MPs’ finance fears over trust that offloaded 21 academies
21 schools left in lurch as chain collapses
CONCERNS HAVE been raised over the finances of schools being offloaded by a troubled chain of academies which has declared itself “financially solvent”.
Wakefield City Academies Trust (WCAT) made a shock announcement last September that it would cease running 21 Yorkshire schools.
Claims have since been made that WCAT transferred millions of pounds from some of its individual academies into its central accounts.
Yesterday, WCAT published an annual financial report, which said the organisation expects to return a surplus when it is wound up. WCAT said in a statement: “Wakefield City Academies Trust, in the process of transferring its 21 schools to new sponsors, will continue to be financially solvent until the point it is wound-up, its annual accounts reveal.”
Hemsworth MP Jon Trickett previously raised concerns that schools could lose money after savings were reportedly transferred to the parent organisation.
Mr Trickett said yesterday: “At first sight this seems like welcome news and I hope it helps alleviate some of the severe disruption WCAT has caused to education in my constituency and across Yorkshire. Yet I‘m worried that WCAT has achieved solvency off the back of money taken from local schools that should have been earmarked for helping to improve the life chances of children, and much of which was given by parents in voluntary contributions.”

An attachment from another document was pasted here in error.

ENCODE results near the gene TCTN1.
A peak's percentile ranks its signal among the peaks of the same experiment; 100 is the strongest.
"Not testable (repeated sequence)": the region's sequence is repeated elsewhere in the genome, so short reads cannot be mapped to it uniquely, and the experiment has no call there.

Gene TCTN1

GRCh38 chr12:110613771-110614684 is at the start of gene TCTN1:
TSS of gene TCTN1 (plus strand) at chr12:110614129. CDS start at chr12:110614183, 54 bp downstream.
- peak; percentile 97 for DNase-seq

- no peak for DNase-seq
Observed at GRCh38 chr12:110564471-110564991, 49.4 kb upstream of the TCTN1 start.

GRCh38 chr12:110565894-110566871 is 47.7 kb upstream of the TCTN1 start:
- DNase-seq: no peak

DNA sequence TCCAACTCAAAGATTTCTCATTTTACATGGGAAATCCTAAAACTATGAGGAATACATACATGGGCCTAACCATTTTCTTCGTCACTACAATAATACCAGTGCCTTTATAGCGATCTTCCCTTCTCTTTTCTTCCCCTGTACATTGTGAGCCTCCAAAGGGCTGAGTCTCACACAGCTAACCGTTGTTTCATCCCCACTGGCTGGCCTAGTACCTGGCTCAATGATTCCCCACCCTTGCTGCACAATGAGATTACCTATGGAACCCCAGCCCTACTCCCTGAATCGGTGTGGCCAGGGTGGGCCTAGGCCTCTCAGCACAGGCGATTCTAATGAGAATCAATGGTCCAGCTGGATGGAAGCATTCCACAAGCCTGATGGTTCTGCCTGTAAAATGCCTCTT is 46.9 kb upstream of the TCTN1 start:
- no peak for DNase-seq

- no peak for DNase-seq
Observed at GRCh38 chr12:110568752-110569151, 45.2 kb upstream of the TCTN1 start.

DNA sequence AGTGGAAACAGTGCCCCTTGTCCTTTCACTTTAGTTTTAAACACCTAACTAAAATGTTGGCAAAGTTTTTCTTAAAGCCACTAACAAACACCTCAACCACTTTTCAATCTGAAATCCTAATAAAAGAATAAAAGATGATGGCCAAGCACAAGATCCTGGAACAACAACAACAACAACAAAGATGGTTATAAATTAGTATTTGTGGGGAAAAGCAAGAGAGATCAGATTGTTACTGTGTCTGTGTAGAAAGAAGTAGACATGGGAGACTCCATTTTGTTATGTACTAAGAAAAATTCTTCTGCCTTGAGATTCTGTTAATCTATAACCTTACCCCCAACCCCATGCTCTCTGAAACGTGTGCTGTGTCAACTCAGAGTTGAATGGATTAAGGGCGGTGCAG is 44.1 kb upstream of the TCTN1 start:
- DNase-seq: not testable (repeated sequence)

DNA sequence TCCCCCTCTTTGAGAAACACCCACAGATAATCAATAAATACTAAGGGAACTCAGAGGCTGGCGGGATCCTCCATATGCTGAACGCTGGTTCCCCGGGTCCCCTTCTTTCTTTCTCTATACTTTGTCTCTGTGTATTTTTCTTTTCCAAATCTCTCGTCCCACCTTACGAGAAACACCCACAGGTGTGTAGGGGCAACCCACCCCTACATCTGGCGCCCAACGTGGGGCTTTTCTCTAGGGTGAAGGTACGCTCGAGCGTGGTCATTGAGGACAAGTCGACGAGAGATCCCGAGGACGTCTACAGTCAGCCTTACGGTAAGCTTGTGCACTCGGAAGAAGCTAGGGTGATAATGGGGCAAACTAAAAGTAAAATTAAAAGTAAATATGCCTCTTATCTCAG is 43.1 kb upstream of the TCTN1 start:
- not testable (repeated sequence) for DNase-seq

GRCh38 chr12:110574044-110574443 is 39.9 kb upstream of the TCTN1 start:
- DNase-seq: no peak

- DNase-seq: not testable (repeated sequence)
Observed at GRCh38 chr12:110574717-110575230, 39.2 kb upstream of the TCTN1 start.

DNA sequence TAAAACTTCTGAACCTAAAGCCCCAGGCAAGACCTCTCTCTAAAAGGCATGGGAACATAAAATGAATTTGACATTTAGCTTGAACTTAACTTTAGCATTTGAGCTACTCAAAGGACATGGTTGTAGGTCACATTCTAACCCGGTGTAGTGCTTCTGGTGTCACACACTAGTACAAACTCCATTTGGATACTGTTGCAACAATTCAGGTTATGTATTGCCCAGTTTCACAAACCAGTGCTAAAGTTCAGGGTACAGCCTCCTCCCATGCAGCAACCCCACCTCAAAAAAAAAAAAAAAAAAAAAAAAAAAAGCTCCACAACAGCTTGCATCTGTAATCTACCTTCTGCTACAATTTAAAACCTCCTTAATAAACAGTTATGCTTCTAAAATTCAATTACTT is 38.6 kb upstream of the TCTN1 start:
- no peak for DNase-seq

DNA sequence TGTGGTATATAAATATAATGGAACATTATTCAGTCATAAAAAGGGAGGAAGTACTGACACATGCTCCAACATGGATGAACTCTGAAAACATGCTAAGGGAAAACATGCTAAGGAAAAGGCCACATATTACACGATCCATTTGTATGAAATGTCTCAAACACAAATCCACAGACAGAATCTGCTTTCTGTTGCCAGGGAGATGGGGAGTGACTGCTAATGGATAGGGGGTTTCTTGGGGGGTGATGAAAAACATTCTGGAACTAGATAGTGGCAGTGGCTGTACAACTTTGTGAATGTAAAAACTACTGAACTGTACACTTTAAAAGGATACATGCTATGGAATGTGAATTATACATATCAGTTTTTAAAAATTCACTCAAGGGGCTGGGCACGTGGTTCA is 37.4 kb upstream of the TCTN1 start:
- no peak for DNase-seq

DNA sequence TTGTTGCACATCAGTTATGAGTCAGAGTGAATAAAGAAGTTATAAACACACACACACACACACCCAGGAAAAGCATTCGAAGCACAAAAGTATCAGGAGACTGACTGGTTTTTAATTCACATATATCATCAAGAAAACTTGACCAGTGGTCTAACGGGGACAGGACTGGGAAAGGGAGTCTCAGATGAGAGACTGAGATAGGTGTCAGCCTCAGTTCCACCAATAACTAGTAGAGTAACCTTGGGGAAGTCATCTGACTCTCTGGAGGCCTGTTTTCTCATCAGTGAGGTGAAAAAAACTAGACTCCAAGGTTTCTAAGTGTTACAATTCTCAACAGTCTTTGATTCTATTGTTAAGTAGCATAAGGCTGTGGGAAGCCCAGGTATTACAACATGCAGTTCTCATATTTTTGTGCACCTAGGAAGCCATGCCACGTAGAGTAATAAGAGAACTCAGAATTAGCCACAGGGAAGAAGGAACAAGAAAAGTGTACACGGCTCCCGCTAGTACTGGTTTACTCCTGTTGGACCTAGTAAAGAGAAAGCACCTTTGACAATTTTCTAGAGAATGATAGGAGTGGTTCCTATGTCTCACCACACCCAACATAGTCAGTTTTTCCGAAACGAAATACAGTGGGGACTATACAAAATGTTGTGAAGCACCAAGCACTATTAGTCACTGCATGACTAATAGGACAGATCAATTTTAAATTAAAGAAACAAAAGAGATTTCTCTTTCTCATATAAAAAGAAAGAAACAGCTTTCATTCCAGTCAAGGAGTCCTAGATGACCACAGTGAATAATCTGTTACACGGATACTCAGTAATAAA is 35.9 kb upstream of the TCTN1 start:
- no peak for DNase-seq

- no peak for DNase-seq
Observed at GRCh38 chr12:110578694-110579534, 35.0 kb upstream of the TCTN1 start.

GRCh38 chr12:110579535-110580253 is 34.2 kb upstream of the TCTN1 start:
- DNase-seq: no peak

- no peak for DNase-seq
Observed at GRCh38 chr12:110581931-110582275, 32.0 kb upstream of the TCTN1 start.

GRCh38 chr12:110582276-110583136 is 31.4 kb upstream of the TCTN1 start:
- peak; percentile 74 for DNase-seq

The Department for Education said the accounts showed WCAT had followed “all appropriate processes”.
A RESCUE package to salvage the education of thousands of pupils is set to be finalised as it was announced the last remaining contracts are being signed for schools that were embroiled in the collapse of a troubled academy chain.
The Government has announced that Outwood Grange Academies Trust (OGAT) will take over six of the 21 schools that were offloaded by the Wakefield Cities Academies Trust (WCAT).
But two more that were originally earmarked for OGAT will be run by another sponsor following feedback from staff and parents, according to the Department for Education (DfE).
It follows last September’s shock announcement from WCAT, which saw the trust’s board conclude that it could not provide the quality of education its pupils deserved. Last month the DfE announced it had selected seven new trusts to take over 11 of the schools. And today it confirmed that Bell Lane Academy, The Freeston Academy, Havercroft Academy, Heath View Academy, Hemsworth Academy and Wakefield City Academy will join OGAT as planned.
However, Kinsley Academy and West End Academy, which have been supported by OGAT in recent months, are set to be rebrokered to the Waterton Academy Trust, the first purely primary multi-academy trust in Wakefield. It follows feedback from staff and parents who said the chain would be “best suited” to take on the schools.
Martyn Oliver, CEO of OGAT, said: “We have developed very strong and positive relationships with the leadership and staff in these academies and hope that today’s announcement will provide certainty for all.
“The next immediate steps will see us sign a contract with WCAT to run the academies whilst we move to full sponsorship of them in the coming months.”
A further two-week period for views to be submitted will now take place before a final decision is made. Today’s update leaves sponsors for two WCAT schools to be confirmed – Balby Carr Community Academy and Mexborough Academy – with decisions set to be announced in the coming weeks.
A DfE spokesperson said: “We will be working to minimise disruption for pupils and ensure a smooth transfer.”